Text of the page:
According to the Bureau of Labor Statistics, in 2009 1.6 million Americans aged 55 or older were seeking full time employment. In June 2010 that number was just under 1.6 million. Statistics from the Bureau of Labor also indicate that more senior citizens over 65 are remaining in the work force. Many employers, however, are reluctant to hire older workers.
Why Employers Pass Over Older Workers
As unemployment figures begin to drop and organizations are filling vacancies, there is a tendency to hire younger workers. Some of the reasons include:
Older, more experienced workers can command higher wages.
Older workers are more costly for company insurance plans, especially if employers are self-insured.
Younger supervisors and manager may feel intimidated by older workers.
Older workers may have fewer years before retirement to contribute to an organization’s goals and mission.
Older workers may not be interested in relocating.
In 1967, Congress passed the Age Discrimination in Employment Act which protects individuals forty years or older. Age discrimination in hiring and for older employees still working is, however, difficult to prove. Even if an employment application does not request a date of birth, employers can still determine approximate age from other data on an application, such as high school graduation dates.
Advantages to Hiring Older Workers
In many cases, older workers bring a wealth of experience. This may include academic credentials, a high degree of subject competency, and workplace maturity and collegiality. Older professionals may possess broader life experiences than younger counterparts and are usually settled and mature. Additionally, older workers were brought up in a workplace that stressed loyalty and integrity.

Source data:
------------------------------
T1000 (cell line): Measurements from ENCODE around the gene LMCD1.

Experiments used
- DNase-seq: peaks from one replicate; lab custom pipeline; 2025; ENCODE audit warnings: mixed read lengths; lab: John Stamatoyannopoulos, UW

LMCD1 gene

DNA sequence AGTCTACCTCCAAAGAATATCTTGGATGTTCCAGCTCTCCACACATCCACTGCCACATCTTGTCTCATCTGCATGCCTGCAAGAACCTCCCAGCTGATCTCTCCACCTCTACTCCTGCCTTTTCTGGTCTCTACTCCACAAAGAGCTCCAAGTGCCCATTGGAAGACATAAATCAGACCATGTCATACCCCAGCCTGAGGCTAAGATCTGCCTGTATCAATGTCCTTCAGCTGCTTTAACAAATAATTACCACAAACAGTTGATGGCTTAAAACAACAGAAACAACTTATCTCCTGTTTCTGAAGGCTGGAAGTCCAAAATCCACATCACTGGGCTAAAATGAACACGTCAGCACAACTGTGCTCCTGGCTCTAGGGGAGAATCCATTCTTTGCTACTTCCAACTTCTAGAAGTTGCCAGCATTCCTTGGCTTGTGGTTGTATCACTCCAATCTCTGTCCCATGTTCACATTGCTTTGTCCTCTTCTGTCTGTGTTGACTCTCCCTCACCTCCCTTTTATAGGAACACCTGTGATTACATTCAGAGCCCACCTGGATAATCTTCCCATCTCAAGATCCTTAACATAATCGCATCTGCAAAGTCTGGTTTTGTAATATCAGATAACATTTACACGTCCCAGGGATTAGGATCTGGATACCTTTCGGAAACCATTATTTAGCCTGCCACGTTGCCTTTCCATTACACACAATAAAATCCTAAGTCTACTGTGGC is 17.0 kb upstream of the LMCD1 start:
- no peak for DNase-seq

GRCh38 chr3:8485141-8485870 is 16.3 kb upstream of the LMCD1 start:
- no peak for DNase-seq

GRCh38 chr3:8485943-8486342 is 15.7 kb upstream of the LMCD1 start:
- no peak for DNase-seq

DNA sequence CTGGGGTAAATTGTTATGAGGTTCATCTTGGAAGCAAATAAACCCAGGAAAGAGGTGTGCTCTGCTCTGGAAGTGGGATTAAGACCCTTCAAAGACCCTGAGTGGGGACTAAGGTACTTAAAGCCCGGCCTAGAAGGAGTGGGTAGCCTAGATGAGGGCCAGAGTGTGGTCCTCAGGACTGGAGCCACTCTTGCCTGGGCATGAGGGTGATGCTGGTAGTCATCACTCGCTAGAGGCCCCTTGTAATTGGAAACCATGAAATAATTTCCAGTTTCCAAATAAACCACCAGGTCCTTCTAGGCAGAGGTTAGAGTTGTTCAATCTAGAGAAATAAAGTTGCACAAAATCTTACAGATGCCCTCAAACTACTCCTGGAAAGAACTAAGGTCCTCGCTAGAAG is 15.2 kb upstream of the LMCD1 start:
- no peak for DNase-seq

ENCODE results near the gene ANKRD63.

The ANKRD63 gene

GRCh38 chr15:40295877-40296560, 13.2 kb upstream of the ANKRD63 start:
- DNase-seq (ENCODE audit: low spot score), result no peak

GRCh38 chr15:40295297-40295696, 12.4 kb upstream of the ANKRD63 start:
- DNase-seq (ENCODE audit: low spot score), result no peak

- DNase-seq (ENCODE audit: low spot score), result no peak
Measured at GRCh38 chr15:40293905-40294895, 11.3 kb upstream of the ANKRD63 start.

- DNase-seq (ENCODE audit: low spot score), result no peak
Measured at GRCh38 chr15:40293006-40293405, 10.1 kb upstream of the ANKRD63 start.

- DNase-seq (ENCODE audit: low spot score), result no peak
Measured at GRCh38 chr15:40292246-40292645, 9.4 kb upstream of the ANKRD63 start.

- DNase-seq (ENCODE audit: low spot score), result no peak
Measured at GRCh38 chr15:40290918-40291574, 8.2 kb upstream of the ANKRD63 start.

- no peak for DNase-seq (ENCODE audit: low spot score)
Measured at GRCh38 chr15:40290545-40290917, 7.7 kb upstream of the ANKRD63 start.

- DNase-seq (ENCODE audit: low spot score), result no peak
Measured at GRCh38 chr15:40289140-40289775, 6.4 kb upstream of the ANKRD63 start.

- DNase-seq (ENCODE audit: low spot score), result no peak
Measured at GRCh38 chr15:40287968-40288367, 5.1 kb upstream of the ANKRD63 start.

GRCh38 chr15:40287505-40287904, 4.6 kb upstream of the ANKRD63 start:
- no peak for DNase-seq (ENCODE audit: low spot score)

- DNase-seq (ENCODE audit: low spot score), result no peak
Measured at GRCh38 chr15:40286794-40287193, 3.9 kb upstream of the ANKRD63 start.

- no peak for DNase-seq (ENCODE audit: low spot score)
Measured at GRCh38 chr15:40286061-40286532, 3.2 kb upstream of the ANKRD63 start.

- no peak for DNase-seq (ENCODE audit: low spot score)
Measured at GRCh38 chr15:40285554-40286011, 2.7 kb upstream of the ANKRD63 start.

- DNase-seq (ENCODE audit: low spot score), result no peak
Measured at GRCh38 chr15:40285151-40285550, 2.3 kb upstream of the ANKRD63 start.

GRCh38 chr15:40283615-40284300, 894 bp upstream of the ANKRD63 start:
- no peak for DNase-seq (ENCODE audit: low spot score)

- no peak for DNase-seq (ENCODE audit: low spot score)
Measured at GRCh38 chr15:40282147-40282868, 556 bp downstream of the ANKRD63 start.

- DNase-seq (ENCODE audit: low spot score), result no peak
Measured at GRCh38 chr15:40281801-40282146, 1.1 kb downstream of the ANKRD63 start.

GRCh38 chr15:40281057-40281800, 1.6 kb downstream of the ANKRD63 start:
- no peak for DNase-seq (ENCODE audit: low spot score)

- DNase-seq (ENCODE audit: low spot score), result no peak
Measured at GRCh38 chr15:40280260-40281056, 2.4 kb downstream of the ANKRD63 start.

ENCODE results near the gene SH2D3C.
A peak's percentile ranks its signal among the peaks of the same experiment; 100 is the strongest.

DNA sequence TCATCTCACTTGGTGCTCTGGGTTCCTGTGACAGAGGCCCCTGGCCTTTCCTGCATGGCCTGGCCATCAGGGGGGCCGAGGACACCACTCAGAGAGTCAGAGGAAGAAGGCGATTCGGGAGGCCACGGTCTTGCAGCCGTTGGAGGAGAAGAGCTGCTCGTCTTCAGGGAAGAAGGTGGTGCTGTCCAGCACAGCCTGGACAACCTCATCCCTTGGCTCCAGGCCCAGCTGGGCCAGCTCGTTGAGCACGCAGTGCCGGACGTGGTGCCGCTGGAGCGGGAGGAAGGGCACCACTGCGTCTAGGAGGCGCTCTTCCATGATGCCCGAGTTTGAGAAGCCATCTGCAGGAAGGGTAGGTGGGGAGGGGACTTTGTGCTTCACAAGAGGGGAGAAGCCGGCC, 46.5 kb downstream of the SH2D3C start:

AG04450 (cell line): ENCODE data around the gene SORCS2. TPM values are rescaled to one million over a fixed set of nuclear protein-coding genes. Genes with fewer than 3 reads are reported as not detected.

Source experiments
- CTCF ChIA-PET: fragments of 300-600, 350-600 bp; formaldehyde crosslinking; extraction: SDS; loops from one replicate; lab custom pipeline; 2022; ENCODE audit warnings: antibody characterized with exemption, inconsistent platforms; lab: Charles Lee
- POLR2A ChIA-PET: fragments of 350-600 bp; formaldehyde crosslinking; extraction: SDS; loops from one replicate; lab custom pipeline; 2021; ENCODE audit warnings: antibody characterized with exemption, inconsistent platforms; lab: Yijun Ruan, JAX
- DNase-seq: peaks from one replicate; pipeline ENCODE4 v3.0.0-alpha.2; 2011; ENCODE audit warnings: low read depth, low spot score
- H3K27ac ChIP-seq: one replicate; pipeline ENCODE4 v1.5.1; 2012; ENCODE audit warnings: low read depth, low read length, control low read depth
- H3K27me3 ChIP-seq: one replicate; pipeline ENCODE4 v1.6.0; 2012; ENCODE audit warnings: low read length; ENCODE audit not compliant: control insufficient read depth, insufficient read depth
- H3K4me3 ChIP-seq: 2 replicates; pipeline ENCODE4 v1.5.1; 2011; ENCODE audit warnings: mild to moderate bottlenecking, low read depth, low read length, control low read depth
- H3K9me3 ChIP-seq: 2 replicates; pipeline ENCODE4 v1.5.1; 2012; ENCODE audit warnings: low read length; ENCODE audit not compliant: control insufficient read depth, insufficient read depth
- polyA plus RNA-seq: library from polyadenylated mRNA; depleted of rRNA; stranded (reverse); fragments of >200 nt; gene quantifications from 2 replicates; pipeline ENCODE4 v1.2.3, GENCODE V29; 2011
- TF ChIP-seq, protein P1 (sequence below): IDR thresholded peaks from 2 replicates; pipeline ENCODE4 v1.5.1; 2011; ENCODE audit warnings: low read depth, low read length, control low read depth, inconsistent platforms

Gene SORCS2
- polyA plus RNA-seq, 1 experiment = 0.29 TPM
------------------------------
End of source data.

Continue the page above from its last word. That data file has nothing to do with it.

Older Workers are Under-Employed and Misused in the Workforce
In the 1942 film Casablanca, Carl, the café’s quintessential host and waiter, tells another patron that a former European banker is working in the establishment’s kitchen. Today, older American workers are bagging groceries, working fast food counters, and signing up with temp agencies because they cannot get hired full time.
Older employers still in the workforce are finding it increasing difficult as well. In 2010, an RN with 36 years of service at a major teaching hospital in North Carolina was part of a lay-off; she anticipated retirement in four years. Across the nation, school systems, reacting to budget cuts caused by the recession, are eliminating veteran teachers to cut costs.
niversities are also reevaluating older, experiences workers. Writing in The Chronicle of Higher Education (July 4, 2010), Robin Wilson states that the proportion of tenured positions or tenure track positions “fell below 30 percent in 2009.” Full time, tenure-track positions are rapidly being replaced with teaching assistants and adjuncts. One older Community College adjunct started his own tutoring service while other professionals attempt to act as independent consultants, often with the same companies that discharged them.
Hiring Older Workers Brings Benefits to Organizations and Companies
The benefit of hiring older workers far outweighs the perceived liabilities. Older workers offer demonstrated years of professional experience. Older workers tend to be highly reliable and team players. In most cases, older workers are not ready to retire and have vested interests in improving their financial situations.
Human Resources personnel and hiring committees should consider what older workers can bring to the workplace. Older workers know the value of a corporate “bottom line” or an educational outcome. Even if newly trained as a result of necessary career changes, older workers represent dependability and loyalty to the organizational mission.